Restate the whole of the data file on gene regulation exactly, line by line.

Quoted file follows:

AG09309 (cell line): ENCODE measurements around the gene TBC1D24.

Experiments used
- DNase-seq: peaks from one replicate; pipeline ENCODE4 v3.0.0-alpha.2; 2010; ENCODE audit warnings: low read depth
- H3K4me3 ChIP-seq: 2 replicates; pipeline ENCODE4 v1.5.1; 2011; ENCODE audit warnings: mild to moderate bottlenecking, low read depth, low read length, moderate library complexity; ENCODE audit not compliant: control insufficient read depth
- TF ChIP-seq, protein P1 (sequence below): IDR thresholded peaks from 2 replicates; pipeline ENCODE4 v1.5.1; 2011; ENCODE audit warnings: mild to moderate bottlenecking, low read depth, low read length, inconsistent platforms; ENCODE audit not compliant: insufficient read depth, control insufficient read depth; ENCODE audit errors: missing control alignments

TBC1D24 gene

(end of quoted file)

AG09309 (cell line): ENCODE measurements around the gene TBC1D24.

Experiments used
- DNase-seq: peaks from one replicate; pipeline ENCODE4 v3.0.0-alpha.2; 2010; ENCODE audit warnings: low read depth
- H3K4me3 ChIP-seq: 2 replicates; pipeline ENCODE4 v1.5.1; 2011; ENCODE audit warnings: mild to moderate bottlenecking, low read depth, low read length, moderate library complexity; ENCODE audit not compliant: control insufficient read depth
- TF ChIP-seq, protein P1 (sequence below): IDR thresholded peaks from 2 replicates; pipeline ENCODE4 v1.5.1; 2011; ENCODE audit warnings: mild to moderate bottlenecking, low read depth, low read length, inconsistent platforms; ENCODE audit not compliant: insufficient read depth, control insufficient read depth; ENCODE audit errors: missing control alignments

TBC1D24 gene